1995 Jaguar XJ6

X300 4.0 4dr Saloon 4 L

Vehicle values by condition

Condition 4
#4 cars are daily drivers, with flaws visible to the naked eye. The chrome might have pitting or scratches, the windshield might be chipped.
Condition 3
#3 cars could possess some, but not all of the issues of a #4 car, but they will be balanced by other factors such as a fresh paint job or a new, correct interior.
Condition 2
#2 cars could win a local or regional show. They can be former #1 cars that have been driven or have aged. Seasoned observers will have to look closely for flaws.
Condition 1
#1 vehicles are the best in the world. The visual image is of the best car, unmodified, in the right colours, driving onto the lawn at the finest concours.
Insurance premium for a
1995 Jaguar XJ6 X300 4.0 4dr Saloon 3980
valued at £3,000
£238.75 / year*

History of the 1994 - 1997 Jaguar XJ6

1994 - 1997 Jaguar XJ6
1994 - 1997 Jaguar XJ6
Jaguar X300 (Saloon), 1994-1997

The Jaguar X300 was in production from 1994 until 1997. Styled in house, it is a front-engine, rear wheel drive saloon range seating five adults.

The X300 was intended as a clean sheet design for Jaguar under the project code of XJ90, but Jaguar was haemorrhaging money and under Ford, money was only approved for what amounted to a heavy facelift of the outgoing XJ40. The engine was new, a revision of the AJ6 into the AJ16 as a stopgap while Jaguar finished development of its new V8. Multiple Jaguar X300 specifications were available – XJ6 as a base, Sport for younger buyers with contemporary trim, Sovereign for traditional Jaguar clientele and the Daimler Six for those who wanted everything. The similar but V12 engined X305 was available in a choice of two trims – Sovereign-spec XJ12 and Daimler Double Six. In America, where the Daimler name isn’t used, Jaguar Vanden Plas variants were available with the crinkled Daimler plinths.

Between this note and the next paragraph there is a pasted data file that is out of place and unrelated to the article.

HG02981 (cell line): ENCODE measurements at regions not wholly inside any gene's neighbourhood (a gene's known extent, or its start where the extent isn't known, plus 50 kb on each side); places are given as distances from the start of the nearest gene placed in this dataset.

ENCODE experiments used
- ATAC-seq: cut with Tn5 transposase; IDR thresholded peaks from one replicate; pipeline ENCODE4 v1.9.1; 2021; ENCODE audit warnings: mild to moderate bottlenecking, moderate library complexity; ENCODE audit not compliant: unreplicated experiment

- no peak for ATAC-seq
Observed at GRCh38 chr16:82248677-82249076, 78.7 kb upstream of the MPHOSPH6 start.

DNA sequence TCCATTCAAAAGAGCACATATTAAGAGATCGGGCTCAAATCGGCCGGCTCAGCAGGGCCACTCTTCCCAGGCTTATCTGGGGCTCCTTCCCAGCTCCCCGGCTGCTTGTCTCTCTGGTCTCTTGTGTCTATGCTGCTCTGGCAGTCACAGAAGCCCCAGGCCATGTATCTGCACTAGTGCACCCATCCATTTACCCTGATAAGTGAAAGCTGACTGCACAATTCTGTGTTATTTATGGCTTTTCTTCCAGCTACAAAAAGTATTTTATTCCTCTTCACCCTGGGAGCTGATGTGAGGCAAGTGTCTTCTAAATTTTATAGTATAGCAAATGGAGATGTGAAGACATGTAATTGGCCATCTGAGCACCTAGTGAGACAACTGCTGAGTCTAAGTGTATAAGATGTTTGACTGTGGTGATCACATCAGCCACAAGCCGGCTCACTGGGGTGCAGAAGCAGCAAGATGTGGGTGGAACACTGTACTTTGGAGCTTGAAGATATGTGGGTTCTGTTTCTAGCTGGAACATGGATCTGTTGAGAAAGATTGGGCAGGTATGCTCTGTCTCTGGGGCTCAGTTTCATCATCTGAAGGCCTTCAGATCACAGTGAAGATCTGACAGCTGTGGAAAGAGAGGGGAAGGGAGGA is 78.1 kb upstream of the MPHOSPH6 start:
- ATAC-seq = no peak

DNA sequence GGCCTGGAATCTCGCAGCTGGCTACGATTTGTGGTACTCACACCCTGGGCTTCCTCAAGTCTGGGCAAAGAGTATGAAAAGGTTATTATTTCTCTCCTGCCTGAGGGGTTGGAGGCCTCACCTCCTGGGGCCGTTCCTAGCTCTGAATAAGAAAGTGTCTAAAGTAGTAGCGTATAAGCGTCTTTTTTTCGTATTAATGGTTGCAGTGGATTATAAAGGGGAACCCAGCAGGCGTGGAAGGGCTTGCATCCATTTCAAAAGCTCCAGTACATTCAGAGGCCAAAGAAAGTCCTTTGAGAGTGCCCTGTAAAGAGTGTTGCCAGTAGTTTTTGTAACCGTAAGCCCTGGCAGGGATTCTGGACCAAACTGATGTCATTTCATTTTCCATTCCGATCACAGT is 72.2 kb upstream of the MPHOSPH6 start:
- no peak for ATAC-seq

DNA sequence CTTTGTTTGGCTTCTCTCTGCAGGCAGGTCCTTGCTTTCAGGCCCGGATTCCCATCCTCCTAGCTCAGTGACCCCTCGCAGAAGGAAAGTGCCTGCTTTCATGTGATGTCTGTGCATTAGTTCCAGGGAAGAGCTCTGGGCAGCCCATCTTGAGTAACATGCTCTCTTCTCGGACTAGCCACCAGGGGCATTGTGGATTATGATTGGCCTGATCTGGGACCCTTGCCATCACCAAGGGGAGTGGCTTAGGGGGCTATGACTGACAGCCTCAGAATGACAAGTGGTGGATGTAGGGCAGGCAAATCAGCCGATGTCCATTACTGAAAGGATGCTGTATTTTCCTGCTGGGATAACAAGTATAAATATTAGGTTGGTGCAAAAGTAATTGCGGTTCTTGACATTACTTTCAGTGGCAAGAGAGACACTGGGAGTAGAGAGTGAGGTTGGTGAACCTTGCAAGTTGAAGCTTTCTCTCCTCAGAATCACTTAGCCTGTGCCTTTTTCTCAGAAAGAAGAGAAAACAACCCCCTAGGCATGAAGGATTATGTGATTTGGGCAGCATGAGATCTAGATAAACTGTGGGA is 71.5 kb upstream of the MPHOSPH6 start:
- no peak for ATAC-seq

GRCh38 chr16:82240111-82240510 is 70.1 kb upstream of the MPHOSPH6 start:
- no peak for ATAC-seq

92038 Jaguar X300 sales across three years compares favourably with the 208000 sales of its predecessor over an eight year lifespan. Most were automatics, though theoretically manual transmission was standard on XJ6 and Sport models and a no cost option on all other six cylinder models. Automatics are the most desirable with the exception of the XJR, which is covered elsewhere. From 1995 there was a long wheelbase variant of the Jaguar X300 available on all specs barring the Sport and XJR, which became the standard specification for Sovereign and Daimler models unless specified. Short wheelbase cars are more desirable as they’re deemed more attractive, but the long wheelbase cars offer genuine seating for four rather than the standard car’s cramped rear.

Alternatives to the Jaguar X300 then and now would include the Audi A8, Mercedes-Benz W140 S-class and BMW E38 7-series, though when new the base XJ6 competed in the class below in terms of price. It’s therefore not unrealistic to consider the BMW E34 5 series as an alternative to the Jaguar X300 XJ6, likewise the upper echelons of the Rover 800 range.

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